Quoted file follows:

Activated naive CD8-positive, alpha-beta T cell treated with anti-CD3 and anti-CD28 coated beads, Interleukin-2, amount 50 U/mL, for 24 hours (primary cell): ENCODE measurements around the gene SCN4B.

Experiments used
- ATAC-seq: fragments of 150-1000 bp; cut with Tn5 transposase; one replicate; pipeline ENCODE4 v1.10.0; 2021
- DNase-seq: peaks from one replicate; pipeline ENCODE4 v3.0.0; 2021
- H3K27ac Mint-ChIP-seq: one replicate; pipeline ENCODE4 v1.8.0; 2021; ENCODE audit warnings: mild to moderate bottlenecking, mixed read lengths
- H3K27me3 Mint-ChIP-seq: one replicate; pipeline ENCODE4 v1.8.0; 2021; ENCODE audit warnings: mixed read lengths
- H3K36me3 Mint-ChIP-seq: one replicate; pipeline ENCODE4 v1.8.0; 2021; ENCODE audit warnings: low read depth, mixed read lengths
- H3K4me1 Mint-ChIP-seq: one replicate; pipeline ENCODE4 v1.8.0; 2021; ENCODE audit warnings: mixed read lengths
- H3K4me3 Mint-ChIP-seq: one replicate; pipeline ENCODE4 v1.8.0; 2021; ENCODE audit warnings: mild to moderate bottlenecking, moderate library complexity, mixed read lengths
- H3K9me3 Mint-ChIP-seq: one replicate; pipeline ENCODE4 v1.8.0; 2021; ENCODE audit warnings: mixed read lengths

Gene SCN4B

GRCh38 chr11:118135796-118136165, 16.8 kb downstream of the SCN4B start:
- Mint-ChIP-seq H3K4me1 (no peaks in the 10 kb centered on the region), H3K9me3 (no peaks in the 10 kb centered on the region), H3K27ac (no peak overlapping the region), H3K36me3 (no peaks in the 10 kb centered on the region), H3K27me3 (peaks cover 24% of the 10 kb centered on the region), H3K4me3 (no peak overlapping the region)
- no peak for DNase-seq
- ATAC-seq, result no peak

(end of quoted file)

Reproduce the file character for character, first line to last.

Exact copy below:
Activated naive CD8-positive, alpha-beta T cell treated with anti-CD3 and anti-CD28 coated beads, Interleukin-2, amount 50 U/mL, for 24 hours (primary cell): ENCODE measurements around the gene SCN4B.

Experiments used
- ATAC-seq: fragments of 150-1000 bp; cut with Tn5 transposase; one replicate; pipeline ENCODE4 v1.10.0; 2021
- DNase-seq: peaks from one replicate; pipeline ENCODE4 v3.0.0; 2021
- H3K27ac Mint-ChIP-seq: one replicate; pipeline ENCODE4 v1.8.0; 2021; ENCODE audit warnings: mild to moderate bottlenecking, mixed read lengths
- H3K27me3 Mint-ChIP-seq: one replicate; pipeline ENCODE4 v1.8.0; 2021; ENCODE audit warnings: mixed read lengths
- H3K36me3 Mint-ChIP-seq: one replicate; pipeline ENCODE4 v1.8.0; 2021; ENCODE audit warnings: low read depth, mixed read lengths
- H3K4me1 Mint-ChIP-seq: one replicate; pipeline ENCODE4 v1.8.0; 2021; ENCODE audit warnings: mixed read lengths
- H3K4me3 Mint-ChIP-seq: one replicate; pipeline ENCODE4 v1.8.0; 2021; ENCODE audit warnings: mild to moderate bottlenecking, moderate library complexity, mixed read lengths
- H3K9me3 Mint-ChIP-seq: one replicate; pipeline ENCODE4 v1.8.0; 2021; ENCODE audit warnings: mixed read lengths

Gene SCN4B

GRCh38 chr11:118135796-118136165, 16.8 kb downstream of the SCN4B start:
- Mint-ChIP-seq H3K4me1 (no peaks in the 10 kb centered on the region), H3K9me3 (no peaks in the 10 kb centered on the region), H3K27ac (no peak overlapping the region), H3K36me3 (no peaks in the 10 kb centered on the region), H3K27me3 (peaks cover 24% of the 10 kb centered on the region), H3K4me3 (no peak overlapping the region)
- no peak for DNase-seq
- ATAC-seq, result no peak